Innovations impact on affordable healthcare, part 3.
B2B Market Research and the Web

5 Things about Market Segmentation

Hello all, Rob DeRobertis for the Technology Marketing Center... and here are Five things about Market Segmentation

In high tech where many product marketing people come out of the engineering ranks (I’m one of them), there are tendencies to state that a given product is great for every customer. These are the people that say, “This product is great for so many customers it is impossible to segment”. For these product marketers the problem is that they are so entrenched in their technology that they become blinded by the necessary elements of market segmentation. 

We have to remember that customers don’t buy products.  They buy expectation of benefits. 

Customers buyMarket segmentation is the grouping of customers who all require the same beneficial need.  The marketing challenge is explaining to that group how your product meets those needs. 

Way too many times we get caught inside out.  That is we say this product is great for X and everyone needs X.  Well I’m sorry to say but not everyone needs X.  Only someone needs X.  Great product marketers realize segmentation is essential to help the sales and marketing organization to target programs to gain access to the select set of customers.

There is a consequence to the above statement.  If a product marketing person refuses to segment their market then the sales and marketing organization will make up their own segmentation in a very haphazard way.  This will cause inefficient results that will not effectively deliver the economic value to the organization.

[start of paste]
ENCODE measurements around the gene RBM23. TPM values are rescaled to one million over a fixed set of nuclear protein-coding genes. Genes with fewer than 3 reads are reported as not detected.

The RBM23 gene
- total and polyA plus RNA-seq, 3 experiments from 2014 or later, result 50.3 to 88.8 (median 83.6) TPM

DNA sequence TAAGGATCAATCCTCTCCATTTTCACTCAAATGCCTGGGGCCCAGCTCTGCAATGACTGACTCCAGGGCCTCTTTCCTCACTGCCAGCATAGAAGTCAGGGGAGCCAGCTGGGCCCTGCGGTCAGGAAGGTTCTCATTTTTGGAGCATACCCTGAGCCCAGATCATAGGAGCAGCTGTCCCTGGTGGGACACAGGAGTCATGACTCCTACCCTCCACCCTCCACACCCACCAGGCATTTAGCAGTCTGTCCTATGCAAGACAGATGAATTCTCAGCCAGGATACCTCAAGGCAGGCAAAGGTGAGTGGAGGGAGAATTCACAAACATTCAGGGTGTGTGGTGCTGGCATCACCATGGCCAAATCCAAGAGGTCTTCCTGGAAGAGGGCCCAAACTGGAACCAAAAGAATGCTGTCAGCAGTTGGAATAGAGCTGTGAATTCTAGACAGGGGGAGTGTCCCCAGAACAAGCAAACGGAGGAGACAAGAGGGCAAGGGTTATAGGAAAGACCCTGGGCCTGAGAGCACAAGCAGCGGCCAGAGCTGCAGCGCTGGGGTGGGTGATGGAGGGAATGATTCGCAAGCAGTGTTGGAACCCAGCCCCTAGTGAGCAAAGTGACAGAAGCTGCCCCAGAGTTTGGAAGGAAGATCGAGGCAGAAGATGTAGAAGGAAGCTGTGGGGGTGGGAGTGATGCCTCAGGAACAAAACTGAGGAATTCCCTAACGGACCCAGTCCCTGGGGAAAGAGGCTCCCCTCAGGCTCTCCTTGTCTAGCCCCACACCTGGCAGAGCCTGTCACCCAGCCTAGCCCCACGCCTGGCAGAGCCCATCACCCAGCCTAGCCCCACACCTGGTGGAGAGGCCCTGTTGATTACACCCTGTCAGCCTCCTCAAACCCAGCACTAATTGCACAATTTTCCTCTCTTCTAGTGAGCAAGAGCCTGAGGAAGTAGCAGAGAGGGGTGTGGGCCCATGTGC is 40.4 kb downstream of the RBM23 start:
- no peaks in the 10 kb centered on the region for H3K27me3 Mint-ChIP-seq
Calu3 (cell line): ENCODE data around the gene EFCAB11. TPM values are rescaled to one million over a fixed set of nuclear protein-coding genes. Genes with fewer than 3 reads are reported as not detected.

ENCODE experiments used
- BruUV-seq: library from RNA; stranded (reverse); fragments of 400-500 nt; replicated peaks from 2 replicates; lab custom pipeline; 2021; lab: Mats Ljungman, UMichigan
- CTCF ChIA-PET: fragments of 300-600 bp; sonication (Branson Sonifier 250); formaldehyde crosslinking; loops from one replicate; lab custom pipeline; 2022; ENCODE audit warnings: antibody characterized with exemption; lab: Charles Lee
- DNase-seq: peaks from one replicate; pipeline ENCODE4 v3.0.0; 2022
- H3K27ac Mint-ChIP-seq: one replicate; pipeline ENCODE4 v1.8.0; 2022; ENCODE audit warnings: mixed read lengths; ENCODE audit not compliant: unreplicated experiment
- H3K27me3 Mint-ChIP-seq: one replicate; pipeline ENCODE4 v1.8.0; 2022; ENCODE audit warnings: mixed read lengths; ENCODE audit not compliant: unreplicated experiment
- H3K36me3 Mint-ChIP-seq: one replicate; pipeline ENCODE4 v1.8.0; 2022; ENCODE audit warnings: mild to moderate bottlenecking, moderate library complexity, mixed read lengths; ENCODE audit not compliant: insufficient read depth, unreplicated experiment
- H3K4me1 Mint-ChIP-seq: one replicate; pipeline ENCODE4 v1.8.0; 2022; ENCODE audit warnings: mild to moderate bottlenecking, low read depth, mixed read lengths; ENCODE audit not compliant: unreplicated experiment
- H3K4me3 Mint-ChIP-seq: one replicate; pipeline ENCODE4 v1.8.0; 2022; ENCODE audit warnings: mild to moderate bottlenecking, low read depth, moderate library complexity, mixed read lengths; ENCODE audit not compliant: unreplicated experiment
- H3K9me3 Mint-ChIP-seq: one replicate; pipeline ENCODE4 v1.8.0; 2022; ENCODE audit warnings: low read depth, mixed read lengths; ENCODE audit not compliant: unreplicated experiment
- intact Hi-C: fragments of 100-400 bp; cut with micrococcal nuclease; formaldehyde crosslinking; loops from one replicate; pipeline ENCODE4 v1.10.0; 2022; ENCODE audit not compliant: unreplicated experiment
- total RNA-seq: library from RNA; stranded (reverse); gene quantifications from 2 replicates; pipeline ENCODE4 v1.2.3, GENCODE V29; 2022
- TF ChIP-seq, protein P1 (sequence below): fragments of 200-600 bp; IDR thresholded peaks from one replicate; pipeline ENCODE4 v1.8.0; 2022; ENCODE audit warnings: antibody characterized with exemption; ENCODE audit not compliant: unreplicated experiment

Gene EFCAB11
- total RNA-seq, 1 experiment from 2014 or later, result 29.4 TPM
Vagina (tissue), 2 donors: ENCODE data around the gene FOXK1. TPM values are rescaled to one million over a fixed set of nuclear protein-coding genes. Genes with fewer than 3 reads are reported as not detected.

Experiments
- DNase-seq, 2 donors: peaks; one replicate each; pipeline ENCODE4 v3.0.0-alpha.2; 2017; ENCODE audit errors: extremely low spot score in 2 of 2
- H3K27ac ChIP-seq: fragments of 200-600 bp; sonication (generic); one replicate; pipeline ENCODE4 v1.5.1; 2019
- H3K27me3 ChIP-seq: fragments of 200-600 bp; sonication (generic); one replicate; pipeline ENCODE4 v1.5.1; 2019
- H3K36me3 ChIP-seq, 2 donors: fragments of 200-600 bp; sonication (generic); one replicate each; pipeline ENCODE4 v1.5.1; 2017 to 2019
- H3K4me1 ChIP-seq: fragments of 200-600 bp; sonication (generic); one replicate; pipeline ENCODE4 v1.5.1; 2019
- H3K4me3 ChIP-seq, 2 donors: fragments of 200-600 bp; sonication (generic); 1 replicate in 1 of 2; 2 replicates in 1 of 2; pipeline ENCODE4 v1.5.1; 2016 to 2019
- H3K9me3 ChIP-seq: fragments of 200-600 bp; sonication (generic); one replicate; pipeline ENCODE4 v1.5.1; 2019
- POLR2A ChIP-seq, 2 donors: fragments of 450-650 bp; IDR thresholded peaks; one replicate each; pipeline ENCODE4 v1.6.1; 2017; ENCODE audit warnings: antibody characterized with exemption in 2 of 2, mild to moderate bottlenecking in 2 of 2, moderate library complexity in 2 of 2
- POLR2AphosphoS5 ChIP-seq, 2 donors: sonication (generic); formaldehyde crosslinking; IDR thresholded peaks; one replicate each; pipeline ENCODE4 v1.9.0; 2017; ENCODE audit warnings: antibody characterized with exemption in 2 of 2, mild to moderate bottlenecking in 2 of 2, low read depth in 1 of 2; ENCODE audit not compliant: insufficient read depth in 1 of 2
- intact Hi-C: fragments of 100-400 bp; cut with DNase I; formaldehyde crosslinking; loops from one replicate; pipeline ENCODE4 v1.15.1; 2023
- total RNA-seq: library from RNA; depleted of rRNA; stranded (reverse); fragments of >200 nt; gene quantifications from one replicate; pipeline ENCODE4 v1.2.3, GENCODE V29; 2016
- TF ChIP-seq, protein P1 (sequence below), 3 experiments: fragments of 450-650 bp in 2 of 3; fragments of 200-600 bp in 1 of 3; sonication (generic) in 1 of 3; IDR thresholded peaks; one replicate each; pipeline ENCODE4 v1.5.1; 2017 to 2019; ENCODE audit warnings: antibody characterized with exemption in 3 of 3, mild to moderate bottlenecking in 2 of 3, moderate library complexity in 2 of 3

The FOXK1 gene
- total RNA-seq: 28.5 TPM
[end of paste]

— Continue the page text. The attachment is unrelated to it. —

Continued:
So here are 5 dimensions of market segmentation to consider.

1)      Applications, Markets, Industries.  This is the most common segmentation where a product may be defined for certain use in certain applications.  Be that a data base system which has been built to support the needs of a physician’s office or a semiconductor device for use cell phones. The target use is well understood and the benefits are explained from the "use" perspective.

2)      Vs. competition. Another method of segmentation is to look at how your products’ features and benefits compare to the competition and define a program there.  In this very competitive scenario, the tactics would be to drive sales to find every customer who uses products sold by X company and pitch the new better benefits of the new products.  This tactic, when done properly can take market share from the competitor.

3)      Critical desired benefits.  In this segmentation, you are looking for the group of customers who all need x benefits.  They may exist across many applications, markets and industries but all have a mutual need.  For example people who need to reduce the total cost of ownership of a product because the maintenance expenses are unacceptable to the end customer.

4)      Demographics.  Even in Business to Business some products may be more appropriate based on age group.  In many cases this is being realized today in the world of Social Media where a younger target audience may be more in tune to Facebook or LinkedIn rather than Sales people and catalogs.  People do see benefits differently depending on their age group. In general, younger customers are looking to change the world and prove themselves to the "Boss".  More "seasoned" customers are looking for stability and low risk benefits of a product.

5)      Regional.  A very old form of segmentation and maybe not realistic in today’s internet enabled global environment, but there still are opportunities to group a set of customers in a specific region who all seek the same benefit.  This becomes quickly obvious comparing the buying processes of an engineer in Shanghai vs the methods used by an engineer in Chicago.  There certainly are differing expectations of benefits in each region and the savvy marketer takes the time to understand these differences.

For further reading, check out Geoff Anderson's case study at the Technology Marketing Center.


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